Notwithstanding anything contained in this Act (iv) a farmer shall be deemed to be entitled to save, use, sow, resow, exchange, share or sell his farm produce including seed of a variety protected under this Act in the same manner as he was entitled before the coming into the force of this Act, provided that the farmer shall not be entitled to sell branded seed of a variety protected under this Act.
Organisations like the Bharatiya Kisan Sangh contend that Section 39 (1) clause is far more important that exclusive rights granted to a person or firm registering a variety. In addition, farmers are entitled to protection as they were before the PPVFR Act came into force.
The organisations argue that the infringement could have occurred since the farmers may have not known the source of seed material or aware of the law. Their innocence in such circumstances are covered by Section 42 of the PPVFR Act.
A paper presented at a doctoral seminar on farmers’ rights said one of the unique features of the PPVFR Act was that a farmer can save, use, resow, exchange, share or sell his farm produce including seeds of a variety protected under the Act.
However, the farmer cannot sell a branded seed of the variety. This means putting the seeds in a packet or a container labelling it in a way to say that the variety is protected by the PPVFR Act.
The paper said that the farmer cannot be punished if he/she violates the PPVFR Act unknowingly, provided the innocence is proved. The protection is available for the first offence.
A presentation made for the World Intellectual Property Organisation by Malathi Lakshmikumaran of Lakshmikumaran and Sridharan firm that specialises in patents said no infringement is supposed to have been caused if the farmer was unaware of the existence of rights.
The Centre has said that one of the main features of PPVFR is that farmers have been given the rights as per FAO’s International Treaty on Plant and Genetic Resources for Food and Agriculture.
The point here is, were the farmers aware of the rights of the seed company? Most of Indian farmers are unaware of the legal implications of even small things, leave alone the patent infringement.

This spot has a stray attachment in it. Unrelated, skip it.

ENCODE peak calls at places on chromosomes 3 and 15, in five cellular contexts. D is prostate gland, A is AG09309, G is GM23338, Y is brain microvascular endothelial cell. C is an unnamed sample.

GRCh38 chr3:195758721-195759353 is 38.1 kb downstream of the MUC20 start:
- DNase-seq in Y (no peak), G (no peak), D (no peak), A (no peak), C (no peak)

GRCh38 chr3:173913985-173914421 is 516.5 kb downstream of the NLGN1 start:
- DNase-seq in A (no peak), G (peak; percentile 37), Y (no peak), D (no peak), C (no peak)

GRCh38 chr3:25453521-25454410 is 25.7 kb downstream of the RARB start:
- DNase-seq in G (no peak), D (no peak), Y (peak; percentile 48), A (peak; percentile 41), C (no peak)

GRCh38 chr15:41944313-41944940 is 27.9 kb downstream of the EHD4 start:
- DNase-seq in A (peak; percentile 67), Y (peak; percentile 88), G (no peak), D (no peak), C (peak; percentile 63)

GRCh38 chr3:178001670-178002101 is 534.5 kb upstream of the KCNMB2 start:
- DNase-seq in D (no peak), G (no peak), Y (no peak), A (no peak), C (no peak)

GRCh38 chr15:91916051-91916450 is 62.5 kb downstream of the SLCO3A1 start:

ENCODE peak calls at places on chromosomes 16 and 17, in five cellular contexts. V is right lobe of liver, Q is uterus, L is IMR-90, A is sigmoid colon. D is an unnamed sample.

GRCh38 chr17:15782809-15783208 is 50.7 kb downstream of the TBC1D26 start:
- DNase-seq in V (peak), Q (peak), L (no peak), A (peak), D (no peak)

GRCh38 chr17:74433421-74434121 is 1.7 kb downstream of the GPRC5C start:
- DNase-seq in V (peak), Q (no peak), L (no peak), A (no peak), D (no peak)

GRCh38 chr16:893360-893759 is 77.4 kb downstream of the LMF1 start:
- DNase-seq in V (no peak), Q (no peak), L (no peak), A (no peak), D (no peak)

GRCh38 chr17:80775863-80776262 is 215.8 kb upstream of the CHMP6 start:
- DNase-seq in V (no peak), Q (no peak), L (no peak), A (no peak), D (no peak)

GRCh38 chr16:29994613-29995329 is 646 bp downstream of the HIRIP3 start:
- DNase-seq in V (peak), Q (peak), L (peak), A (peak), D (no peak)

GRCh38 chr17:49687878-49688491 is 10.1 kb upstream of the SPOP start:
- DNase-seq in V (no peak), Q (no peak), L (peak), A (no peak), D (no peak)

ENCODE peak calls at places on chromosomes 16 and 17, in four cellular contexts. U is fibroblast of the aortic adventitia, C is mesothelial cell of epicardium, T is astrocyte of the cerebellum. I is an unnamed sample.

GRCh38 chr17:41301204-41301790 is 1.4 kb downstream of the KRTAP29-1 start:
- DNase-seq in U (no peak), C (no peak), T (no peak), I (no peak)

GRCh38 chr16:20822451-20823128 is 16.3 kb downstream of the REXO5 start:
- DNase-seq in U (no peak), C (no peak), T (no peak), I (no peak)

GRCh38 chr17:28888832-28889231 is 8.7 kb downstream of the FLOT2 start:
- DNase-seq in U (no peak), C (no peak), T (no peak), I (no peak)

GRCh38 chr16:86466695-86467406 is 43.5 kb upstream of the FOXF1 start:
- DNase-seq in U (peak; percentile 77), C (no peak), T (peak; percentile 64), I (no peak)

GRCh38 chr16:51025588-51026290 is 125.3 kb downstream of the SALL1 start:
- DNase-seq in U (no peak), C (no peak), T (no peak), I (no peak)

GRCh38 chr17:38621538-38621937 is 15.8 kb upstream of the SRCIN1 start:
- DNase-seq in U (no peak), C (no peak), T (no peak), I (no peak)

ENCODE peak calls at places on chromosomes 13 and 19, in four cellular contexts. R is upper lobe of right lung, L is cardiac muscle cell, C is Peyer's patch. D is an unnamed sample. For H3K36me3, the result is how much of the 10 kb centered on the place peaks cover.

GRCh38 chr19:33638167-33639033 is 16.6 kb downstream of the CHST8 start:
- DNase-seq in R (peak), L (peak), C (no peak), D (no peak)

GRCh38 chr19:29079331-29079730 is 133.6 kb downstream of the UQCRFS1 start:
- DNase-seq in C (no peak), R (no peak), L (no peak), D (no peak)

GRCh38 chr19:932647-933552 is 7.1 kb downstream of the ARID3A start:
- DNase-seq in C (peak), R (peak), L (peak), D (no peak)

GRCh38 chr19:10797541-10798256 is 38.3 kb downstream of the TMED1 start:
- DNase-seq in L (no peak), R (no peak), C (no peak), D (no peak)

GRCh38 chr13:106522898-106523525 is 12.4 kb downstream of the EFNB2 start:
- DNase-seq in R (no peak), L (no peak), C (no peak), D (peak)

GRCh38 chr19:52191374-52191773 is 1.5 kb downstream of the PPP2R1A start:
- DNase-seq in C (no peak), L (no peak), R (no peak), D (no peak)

Did anyone explain to the farmers about the PPVFR Act and consequences of violating it? Why did Pepsico resort to legal recourse rather than sit across and discuss its rights with the farmers?
Wouldn’t such a move be more prudent than deploying a private detective agency to unearth the alleged infringements? Questions are aplenty but the fact is that the whole controversy could have been avoided had one of the authorities sat down and did some plain thinking.
The civil court may be right in granting a stay on the farmers growing or selling the variety but is it fair to order an investigation? Did the court seek the farmers’ response? Did it try to find out if the alleged infringement was caused wilfully? Why didn’t Pepsico approach the plant protection authority with its case for a solution if those supporting the farmers cause can do so?
There are quite a number of unanswered questions. On the other hand, there is something in the PPVFR Act that companies like Pepsico can resort to later. The Act gives protection to farmers act of innocence only for their first infringement.
This facilitates taking them again to the court if they are found violating the rules. Has Pepsico scaled up the issue with this in mind? Is it also a part of strategy for these corporates to take on farmers later for any infringement?
This then leaves the door open for the Union and State governments to act. Both Governments, probably through their agricultural extension workers, need to educate farmers of the PPVFR Act and consequences of any infringement on their part.
Corporates, too, would do well to join Government in the initiative in the long-term interest rather than resorting to tactics that serve short-term interests. Remember, it won’t take much time before the table is turned on them.
For now, the whole issue looks like the farmers may not be aware of what they did and perhaps the alleged infringement was unintentional. Pepsico case seems to be weak, given the provisions of PPVFR Act.